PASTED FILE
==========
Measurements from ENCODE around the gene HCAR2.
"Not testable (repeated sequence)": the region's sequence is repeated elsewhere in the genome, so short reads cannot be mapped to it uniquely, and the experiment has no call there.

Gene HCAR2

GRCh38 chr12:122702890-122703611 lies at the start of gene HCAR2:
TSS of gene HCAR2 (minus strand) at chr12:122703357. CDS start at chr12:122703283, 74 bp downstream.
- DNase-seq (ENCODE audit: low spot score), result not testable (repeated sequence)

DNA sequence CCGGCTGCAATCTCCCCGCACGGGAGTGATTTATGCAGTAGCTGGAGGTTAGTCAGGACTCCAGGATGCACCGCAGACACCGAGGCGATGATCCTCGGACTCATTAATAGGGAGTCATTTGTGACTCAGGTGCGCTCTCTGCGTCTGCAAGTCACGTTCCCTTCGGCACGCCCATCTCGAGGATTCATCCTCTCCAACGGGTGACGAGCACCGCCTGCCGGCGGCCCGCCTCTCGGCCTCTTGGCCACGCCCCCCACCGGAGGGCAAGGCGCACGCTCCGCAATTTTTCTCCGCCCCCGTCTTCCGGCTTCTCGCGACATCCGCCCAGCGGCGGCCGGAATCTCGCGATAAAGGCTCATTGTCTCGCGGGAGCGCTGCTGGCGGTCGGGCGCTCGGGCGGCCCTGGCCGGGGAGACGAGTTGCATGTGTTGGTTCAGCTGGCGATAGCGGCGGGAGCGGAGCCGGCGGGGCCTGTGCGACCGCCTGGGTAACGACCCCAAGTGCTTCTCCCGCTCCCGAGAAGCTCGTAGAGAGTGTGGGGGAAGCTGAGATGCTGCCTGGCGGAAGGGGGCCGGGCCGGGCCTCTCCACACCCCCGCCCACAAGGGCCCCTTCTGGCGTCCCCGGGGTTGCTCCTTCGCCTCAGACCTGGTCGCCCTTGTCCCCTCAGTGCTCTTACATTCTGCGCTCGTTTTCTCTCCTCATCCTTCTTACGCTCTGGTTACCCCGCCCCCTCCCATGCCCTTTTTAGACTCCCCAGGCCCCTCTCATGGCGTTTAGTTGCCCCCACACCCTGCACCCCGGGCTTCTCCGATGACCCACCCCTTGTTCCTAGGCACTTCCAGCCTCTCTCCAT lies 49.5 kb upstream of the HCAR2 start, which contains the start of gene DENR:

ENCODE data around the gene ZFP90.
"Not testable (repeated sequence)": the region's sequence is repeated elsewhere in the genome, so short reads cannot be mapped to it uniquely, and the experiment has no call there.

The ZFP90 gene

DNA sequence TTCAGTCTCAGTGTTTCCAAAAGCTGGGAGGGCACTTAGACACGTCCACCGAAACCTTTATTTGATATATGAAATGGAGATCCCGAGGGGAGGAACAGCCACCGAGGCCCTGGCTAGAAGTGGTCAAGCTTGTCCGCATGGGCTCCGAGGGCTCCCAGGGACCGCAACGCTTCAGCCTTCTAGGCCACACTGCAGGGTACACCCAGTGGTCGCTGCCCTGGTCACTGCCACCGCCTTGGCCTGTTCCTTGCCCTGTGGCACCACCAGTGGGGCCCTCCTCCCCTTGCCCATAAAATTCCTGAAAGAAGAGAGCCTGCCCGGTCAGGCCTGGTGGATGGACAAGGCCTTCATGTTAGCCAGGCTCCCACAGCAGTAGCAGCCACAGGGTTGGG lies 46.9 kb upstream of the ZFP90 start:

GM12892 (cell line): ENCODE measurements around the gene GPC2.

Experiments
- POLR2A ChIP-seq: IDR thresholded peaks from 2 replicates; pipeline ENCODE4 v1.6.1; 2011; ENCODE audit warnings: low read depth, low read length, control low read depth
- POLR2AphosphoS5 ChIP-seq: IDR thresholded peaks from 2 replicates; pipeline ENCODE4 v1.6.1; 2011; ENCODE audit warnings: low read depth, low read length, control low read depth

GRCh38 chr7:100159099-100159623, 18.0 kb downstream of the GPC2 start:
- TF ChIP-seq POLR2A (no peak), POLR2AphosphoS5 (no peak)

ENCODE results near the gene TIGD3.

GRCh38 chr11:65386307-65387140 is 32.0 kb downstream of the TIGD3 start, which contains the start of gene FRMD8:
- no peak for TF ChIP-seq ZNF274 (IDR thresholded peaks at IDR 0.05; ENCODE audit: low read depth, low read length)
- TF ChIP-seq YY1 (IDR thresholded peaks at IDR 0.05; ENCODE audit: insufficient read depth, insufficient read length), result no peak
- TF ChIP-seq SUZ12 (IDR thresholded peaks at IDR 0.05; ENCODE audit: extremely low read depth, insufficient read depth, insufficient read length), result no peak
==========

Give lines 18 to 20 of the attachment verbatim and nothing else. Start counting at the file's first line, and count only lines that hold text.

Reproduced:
ENCODE results near the gene TIGD3.

GRCh38 chr11:65386307-65387140 is 32.0 kb downstream of the TIGD3 start, which contains the start of gene FRMD8:
- no peak for TF ChIP-seq ZNF274 (IDR thresholded peaks at IDR 0.05; ENCODE audit: low read depth, low read length)